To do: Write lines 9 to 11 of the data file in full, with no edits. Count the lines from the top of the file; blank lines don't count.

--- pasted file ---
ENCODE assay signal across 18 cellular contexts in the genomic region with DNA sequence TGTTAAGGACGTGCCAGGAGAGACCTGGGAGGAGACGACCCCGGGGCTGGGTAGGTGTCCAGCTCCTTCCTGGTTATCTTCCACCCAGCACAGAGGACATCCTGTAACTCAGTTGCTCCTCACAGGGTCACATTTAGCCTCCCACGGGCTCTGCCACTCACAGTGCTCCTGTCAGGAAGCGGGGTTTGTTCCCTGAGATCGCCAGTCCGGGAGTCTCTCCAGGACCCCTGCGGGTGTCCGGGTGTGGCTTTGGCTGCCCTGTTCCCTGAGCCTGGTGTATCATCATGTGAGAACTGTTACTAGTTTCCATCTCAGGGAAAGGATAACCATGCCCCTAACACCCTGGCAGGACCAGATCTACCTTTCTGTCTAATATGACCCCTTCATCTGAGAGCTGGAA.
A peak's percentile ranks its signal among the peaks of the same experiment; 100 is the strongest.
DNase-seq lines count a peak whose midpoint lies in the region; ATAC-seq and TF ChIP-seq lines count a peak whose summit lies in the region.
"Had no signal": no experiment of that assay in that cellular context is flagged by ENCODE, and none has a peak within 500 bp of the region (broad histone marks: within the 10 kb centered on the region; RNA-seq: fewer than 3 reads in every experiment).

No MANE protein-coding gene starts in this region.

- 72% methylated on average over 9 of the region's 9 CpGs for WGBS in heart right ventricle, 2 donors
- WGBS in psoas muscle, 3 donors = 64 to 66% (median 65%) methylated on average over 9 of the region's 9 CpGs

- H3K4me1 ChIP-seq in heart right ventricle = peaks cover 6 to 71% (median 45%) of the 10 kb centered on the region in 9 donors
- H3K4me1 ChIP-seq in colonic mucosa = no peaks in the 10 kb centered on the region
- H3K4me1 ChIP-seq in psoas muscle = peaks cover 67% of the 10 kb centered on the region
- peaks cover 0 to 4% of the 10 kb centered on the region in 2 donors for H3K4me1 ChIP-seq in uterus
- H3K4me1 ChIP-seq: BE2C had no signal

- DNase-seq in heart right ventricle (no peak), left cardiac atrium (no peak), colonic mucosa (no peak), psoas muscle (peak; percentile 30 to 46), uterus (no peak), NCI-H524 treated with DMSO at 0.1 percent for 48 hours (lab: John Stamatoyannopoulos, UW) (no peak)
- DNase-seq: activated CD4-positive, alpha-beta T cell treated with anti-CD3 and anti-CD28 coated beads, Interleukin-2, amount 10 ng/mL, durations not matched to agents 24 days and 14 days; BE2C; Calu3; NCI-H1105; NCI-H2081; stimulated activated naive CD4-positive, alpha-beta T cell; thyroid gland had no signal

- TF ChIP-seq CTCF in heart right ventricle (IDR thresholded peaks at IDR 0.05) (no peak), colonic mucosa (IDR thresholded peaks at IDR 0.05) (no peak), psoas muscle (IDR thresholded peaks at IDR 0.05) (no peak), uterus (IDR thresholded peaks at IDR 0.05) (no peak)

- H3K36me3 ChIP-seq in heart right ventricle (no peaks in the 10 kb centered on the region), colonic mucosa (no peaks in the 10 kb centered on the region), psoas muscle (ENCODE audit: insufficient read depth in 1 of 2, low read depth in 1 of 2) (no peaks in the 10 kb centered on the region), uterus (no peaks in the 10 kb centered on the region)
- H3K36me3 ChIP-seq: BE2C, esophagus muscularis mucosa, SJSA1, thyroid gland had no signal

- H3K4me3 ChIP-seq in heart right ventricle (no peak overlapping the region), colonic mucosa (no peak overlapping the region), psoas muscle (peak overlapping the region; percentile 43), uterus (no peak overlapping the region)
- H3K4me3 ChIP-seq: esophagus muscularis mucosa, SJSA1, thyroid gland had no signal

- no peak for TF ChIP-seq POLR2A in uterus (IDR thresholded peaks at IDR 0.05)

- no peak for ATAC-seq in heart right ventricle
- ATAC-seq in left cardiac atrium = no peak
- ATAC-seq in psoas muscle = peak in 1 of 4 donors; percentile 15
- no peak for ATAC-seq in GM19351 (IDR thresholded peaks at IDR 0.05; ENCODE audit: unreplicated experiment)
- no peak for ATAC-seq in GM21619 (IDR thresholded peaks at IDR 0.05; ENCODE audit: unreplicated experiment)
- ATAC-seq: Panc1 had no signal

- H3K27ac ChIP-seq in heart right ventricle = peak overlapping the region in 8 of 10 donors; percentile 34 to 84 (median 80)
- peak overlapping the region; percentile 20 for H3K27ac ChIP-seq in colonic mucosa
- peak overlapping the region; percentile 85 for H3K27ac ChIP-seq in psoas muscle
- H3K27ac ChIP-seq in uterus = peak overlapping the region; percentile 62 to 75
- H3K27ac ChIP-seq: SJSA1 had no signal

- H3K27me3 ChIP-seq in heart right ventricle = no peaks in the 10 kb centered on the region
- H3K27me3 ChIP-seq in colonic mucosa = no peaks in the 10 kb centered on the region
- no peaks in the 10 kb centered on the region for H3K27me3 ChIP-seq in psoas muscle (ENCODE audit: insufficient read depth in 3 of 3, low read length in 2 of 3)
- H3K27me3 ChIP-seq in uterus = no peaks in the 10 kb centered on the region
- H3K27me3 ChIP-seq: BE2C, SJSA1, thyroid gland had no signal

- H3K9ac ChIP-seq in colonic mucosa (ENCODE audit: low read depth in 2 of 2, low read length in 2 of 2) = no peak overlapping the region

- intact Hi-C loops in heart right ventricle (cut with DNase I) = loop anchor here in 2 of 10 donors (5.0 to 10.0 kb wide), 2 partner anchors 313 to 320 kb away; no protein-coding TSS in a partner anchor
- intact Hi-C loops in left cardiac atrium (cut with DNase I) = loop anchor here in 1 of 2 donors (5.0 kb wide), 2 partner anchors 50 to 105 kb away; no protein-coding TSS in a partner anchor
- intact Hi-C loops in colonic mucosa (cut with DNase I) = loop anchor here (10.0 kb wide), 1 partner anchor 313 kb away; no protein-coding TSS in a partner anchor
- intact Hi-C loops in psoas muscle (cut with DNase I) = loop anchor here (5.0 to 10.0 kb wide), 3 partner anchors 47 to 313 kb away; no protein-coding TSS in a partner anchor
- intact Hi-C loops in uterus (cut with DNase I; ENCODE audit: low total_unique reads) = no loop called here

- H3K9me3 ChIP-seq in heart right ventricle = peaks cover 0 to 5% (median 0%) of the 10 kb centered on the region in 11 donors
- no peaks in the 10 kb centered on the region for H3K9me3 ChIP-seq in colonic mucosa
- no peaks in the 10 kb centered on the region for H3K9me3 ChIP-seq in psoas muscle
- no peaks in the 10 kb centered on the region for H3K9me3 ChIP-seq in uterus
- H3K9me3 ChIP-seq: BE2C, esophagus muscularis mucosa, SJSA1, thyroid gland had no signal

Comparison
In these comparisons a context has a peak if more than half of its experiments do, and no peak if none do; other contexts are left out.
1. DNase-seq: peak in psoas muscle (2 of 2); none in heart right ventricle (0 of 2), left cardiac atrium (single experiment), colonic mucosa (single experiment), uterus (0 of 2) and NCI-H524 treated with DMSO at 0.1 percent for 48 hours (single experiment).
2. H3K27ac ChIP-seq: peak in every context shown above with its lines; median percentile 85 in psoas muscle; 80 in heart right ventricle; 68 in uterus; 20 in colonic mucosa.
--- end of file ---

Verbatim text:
- H3K4me1 ChIP-seq in colonic mucosa = no peaks in the 10 kb centered on the region
- H3K4me1 ChIP-seq in psoas muscle = peaks cover 67% of the 10 kb centered on the region
- peaks cover 0 to 4% of the 10 kb centered on the region in 2 donors for H3K4me1 ChIP-seq in uterus